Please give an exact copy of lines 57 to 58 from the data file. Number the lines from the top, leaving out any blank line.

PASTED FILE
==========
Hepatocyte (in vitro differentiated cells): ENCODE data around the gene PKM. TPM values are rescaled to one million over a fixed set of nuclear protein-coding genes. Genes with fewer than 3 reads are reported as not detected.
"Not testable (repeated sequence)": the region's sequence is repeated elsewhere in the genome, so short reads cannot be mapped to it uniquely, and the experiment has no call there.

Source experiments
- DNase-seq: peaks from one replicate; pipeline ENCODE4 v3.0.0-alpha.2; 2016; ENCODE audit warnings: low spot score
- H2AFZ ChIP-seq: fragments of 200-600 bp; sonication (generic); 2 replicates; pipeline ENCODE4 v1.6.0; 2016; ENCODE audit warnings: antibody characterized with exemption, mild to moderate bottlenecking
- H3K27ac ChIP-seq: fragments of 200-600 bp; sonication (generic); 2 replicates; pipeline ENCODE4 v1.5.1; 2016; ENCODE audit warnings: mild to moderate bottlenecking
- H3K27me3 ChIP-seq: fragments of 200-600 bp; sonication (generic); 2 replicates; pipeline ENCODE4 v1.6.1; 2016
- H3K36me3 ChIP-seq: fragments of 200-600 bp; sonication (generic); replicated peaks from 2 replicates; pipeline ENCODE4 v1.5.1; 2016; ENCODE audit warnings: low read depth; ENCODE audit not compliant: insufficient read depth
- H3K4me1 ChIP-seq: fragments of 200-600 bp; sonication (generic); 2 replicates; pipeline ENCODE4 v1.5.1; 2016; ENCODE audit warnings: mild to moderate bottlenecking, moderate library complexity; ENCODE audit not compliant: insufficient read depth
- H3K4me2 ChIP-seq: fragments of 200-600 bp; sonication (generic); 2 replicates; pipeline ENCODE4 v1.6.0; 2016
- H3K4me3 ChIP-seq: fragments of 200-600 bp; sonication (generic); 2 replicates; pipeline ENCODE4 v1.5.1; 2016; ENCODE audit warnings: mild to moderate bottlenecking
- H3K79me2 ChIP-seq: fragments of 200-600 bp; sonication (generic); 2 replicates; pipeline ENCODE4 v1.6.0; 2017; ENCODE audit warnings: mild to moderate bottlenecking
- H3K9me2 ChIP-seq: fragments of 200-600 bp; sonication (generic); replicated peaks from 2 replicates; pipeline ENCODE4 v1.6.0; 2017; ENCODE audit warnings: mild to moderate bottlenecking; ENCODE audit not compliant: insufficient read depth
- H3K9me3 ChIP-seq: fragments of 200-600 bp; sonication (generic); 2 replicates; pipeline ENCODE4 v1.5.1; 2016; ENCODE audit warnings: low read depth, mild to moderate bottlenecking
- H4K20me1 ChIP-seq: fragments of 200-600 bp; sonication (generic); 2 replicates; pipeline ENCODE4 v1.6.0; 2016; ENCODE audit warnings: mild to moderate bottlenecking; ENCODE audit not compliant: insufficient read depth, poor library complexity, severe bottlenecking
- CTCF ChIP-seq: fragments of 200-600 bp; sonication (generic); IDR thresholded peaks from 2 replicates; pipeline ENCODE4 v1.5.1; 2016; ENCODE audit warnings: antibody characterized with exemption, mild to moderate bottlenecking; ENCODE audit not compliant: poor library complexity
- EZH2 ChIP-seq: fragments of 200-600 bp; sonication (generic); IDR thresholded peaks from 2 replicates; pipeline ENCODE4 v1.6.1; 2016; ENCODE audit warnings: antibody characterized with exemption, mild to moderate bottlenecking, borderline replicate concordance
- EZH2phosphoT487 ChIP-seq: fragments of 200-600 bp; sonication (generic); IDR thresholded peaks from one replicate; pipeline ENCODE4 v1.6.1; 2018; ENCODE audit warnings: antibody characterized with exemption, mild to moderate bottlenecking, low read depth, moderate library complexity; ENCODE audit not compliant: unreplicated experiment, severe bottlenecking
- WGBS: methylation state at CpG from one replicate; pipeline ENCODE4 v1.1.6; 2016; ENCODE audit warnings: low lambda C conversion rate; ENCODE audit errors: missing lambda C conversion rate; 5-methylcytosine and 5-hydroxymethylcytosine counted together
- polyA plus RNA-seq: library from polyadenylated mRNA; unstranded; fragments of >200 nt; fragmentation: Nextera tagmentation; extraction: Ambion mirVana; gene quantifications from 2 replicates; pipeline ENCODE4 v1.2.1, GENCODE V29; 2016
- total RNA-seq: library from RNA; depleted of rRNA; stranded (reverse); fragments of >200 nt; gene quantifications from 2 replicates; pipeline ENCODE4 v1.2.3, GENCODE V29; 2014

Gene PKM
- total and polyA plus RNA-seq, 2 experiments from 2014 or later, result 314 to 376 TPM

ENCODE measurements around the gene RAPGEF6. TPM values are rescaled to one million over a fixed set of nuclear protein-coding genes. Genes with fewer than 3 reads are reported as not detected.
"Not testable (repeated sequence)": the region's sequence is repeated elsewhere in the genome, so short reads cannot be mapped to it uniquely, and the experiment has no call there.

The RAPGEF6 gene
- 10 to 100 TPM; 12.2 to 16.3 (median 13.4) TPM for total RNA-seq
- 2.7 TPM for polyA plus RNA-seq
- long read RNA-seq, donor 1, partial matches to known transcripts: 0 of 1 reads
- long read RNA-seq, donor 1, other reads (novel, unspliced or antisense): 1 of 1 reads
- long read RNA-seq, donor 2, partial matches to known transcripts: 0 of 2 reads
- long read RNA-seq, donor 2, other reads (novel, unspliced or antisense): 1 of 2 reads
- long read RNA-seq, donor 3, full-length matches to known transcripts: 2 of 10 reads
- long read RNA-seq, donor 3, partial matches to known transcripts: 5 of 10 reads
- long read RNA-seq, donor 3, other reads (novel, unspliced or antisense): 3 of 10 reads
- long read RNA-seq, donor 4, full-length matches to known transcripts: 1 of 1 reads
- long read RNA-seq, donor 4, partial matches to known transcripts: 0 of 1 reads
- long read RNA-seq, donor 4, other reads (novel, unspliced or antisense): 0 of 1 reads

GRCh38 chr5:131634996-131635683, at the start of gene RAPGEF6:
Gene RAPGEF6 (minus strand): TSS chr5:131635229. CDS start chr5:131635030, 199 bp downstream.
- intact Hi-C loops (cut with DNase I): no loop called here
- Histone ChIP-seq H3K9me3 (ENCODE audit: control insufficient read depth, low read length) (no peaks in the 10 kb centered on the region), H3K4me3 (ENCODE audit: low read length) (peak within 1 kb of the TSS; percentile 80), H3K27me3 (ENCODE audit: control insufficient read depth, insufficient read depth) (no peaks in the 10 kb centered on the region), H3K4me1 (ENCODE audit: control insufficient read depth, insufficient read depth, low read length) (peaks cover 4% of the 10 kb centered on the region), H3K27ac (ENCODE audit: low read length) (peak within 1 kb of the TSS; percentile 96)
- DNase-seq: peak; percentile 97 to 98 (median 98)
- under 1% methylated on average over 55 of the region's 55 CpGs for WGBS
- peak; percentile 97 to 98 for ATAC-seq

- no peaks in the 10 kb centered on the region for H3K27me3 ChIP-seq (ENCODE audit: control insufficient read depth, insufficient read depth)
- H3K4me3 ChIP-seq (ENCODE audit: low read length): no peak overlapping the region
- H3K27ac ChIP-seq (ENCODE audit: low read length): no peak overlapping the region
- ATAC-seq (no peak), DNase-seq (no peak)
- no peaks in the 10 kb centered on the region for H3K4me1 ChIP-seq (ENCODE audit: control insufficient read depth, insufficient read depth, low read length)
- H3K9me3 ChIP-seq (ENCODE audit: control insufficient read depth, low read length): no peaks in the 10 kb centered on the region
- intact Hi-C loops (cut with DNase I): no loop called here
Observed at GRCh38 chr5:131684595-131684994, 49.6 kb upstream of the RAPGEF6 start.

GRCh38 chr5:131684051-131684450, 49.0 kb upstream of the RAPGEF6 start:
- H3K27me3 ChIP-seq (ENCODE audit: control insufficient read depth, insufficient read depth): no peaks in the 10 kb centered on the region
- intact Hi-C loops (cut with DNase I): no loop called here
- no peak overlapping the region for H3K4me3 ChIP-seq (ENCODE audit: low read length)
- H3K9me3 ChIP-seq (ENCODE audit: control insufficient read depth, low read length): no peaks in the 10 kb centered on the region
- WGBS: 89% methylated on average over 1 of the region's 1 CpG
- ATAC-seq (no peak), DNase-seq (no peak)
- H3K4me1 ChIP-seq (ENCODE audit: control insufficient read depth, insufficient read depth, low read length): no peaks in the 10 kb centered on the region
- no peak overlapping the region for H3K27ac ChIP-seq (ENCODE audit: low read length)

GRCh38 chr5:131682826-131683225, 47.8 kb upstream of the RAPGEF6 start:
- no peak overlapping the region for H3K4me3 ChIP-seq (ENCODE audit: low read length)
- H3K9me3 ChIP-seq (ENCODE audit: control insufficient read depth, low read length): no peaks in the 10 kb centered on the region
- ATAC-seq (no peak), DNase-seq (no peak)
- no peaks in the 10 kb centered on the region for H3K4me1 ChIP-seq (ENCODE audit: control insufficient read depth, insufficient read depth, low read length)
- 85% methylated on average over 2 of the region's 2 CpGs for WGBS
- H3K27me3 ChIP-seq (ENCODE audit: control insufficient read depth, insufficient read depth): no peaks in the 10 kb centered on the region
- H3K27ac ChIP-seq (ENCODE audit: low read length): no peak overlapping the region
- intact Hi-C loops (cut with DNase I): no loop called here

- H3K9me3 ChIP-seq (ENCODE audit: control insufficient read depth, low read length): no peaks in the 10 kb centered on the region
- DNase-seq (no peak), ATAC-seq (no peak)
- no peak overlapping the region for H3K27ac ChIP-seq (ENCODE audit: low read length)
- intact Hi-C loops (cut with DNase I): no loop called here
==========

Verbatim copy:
- no peak overlapping the region for H3K4me3 ChIP-seq (ENCODE audit: low read length)
- H3K9me3 ChIP-seq (ENCODE audit: control insufficient read depth, low read length): no peaks in the 10 kb centered on the region